For the first time, TechCrunch’s big yearly event, Disrupt, is going fully virtual in 2020, allowing more people to attend and interact with speakers, investors and founders. And Disrupt will stretch over five days — September 14-18 — in order to make it easier for everyone to take in all the amazing programming. Prices increase soon, so get your pass now and then submit your pitch deck for invaluable feedback from our panel of VCs.

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8 edtech investors talk reskilling, digital universities, ISAs and other post-pandemic trends

We know that the coronavirus has brought unprecedented attention to the edtech market, but now what? What happens when schools are no longer clambering toward an overnight solution? When the surges slow? When our world reopens and there doesn’t need to be a full-suite of at-home solutions for kids and parents?

As the next wave of edtech companies are being built to address these novel use cases, investors are looking for solutions that aren’t simply pandemic-era important. To some, that means skipping the latest videoconferencing platform play and maybe cutting a check to a digital-only university. To others, it means looking for the platform that will educate a diverse range of users, especially the unemployed.

A spree of recent consolidation within the market shows that there is a need for a better plumbing system in the fragmented world of edtech.

We turned to eight investors in the space to understand which subcategories are shaping up to be the future, following up on our first survey last fall when the world was very different, and another in early April when less was understood about the pandemic. Our goal here was to find nonobvious ways innovation is living within the noisier-than-ever sector. The result? Intel on nascent trends, deal-makers and what adaption looks like amid a time of uncertainty.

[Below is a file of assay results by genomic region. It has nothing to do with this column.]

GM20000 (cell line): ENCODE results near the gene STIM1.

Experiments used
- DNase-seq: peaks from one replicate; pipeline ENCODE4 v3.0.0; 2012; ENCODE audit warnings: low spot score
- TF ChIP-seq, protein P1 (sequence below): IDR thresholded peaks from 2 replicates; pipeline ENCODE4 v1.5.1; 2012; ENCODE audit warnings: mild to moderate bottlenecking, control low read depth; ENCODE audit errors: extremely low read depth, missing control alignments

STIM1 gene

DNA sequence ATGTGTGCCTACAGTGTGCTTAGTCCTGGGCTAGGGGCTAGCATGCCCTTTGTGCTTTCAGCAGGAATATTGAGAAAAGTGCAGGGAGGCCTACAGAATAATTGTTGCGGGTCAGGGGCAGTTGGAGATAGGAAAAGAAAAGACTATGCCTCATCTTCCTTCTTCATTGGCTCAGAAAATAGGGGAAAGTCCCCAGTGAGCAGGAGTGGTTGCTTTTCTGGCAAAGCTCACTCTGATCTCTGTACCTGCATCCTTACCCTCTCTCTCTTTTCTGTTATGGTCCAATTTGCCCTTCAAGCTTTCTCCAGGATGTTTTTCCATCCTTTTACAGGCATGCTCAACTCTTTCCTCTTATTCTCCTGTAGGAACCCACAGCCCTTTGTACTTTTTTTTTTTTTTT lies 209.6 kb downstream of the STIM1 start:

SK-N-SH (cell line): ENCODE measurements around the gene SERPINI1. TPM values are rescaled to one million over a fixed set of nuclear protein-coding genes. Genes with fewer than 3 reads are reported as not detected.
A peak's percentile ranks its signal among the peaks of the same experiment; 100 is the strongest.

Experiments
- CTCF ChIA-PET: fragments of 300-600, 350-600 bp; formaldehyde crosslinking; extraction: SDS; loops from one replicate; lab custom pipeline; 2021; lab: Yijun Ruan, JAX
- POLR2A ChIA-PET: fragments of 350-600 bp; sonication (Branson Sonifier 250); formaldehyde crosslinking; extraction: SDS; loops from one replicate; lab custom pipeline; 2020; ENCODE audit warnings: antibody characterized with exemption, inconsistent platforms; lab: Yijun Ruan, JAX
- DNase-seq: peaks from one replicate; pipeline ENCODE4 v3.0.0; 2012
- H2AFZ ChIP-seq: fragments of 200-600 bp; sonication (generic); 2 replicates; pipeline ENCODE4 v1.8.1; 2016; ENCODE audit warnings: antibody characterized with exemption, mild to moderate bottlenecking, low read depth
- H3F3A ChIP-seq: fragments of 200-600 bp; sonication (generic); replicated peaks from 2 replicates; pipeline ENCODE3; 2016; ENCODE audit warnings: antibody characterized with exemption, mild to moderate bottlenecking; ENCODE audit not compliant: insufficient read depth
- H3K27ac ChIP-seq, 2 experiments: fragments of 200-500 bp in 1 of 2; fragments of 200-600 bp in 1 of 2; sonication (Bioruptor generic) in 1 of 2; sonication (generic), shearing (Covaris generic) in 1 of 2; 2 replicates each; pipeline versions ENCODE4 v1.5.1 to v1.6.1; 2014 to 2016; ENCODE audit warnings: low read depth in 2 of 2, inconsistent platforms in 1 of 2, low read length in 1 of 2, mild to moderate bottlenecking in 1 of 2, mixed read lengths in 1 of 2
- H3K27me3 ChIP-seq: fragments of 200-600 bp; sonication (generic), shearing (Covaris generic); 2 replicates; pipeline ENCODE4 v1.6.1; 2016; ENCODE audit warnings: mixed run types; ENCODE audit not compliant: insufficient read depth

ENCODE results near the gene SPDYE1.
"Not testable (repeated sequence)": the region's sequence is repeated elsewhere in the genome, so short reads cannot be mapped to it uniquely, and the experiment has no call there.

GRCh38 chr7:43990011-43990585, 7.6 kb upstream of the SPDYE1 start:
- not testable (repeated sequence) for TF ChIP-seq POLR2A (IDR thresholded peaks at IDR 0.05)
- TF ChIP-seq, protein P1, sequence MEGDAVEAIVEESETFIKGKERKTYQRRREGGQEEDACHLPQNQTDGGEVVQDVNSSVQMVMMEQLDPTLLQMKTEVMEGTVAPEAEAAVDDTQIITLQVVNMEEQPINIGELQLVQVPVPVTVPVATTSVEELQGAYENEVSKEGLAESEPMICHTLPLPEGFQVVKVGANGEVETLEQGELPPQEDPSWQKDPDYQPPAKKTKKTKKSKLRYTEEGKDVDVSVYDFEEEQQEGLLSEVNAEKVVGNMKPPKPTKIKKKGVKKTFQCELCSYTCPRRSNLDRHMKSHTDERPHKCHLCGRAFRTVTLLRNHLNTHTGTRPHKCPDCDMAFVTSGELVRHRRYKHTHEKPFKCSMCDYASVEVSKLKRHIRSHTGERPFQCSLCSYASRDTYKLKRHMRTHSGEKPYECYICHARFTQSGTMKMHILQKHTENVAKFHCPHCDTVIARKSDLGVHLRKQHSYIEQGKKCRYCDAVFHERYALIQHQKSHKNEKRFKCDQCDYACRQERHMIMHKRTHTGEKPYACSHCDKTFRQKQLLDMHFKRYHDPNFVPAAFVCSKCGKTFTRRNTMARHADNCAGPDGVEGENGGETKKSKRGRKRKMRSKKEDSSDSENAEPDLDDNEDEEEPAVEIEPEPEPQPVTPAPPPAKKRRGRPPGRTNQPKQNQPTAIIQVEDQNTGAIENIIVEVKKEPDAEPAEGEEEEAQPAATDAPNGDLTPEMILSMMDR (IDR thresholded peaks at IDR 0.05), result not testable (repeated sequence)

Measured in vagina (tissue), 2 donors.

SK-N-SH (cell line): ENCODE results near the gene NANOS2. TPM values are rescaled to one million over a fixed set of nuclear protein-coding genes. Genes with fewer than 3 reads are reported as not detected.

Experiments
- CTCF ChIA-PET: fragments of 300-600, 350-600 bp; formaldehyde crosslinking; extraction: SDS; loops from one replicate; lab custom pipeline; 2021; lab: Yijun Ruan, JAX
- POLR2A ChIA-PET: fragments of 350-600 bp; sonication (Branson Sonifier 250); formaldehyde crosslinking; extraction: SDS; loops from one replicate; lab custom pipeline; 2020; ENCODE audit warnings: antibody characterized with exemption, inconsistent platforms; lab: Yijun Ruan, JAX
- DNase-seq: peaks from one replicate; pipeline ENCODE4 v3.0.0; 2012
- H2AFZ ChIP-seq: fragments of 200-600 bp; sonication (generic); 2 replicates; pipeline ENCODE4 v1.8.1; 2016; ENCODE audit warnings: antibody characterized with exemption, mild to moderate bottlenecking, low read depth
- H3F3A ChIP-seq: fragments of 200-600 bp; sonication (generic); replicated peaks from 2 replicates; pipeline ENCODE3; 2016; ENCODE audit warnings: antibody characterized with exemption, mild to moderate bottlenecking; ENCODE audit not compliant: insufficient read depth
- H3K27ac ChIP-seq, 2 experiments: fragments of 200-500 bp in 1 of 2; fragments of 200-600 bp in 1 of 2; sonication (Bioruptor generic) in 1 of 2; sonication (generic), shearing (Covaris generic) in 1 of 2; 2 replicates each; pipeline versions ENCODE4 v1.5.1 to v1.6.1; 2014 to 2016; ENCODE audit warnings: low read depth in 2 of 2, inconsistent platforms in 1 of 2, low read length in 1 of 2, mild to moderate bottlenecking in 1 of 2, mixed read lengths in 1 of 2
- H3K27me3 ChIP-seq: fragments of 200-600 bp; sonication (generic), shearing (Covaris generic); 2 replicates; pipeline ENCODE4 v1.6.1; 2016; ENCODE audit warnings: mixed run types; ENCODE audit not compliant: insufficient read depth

Today you’ll get a deep dive on the nerdy stuff from the following investors:

  • Reach Capital’s Jennifer Carolan, Shauntel Garvey and Chian Gong
  • Ian Chiu, Owl Ventures
  • Jan Lynn-Matern, Emerge Education
  • David Eichler, TCV
  • Rebecca Kaden, Union Square Ventures
  • Jomayra Herrera, Cowboy Ventures

Investors differed on which subcategories benefitted the most, but it’s clear that the pandemic didn’t lift up the entirety of the edtech space. One investor noted that the pandemic made them even less interested in ISAs, while other venture capitalists noted how valuable the financing instrument is now, more than ever before.

We got into some of the big themes that have risen in the past few months: online learning, re-skilling, ISAs, virtual universities and where each investor draws their line around these categories.

A common theme throughout the commentary now is that the opportunity presented by coronavirus is not being met with complacency, but instead a push to grow better. Investors talked about innovation needs to account for childcare, cost, digital infrastructure, and the addressable population, pandemic or not.

I think that’s enough teasing. Now, onto the answers.

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12 major league edtech VCs discuss top trends, opportunities

Ready or not, edtech has been shoved into the spotlight as millions of students shifted to remote learning due to pandemic-related school shutdowns.
But backing these companies are investors who have long believed that edtech was always set up for great returns and a big impact. We reached out to …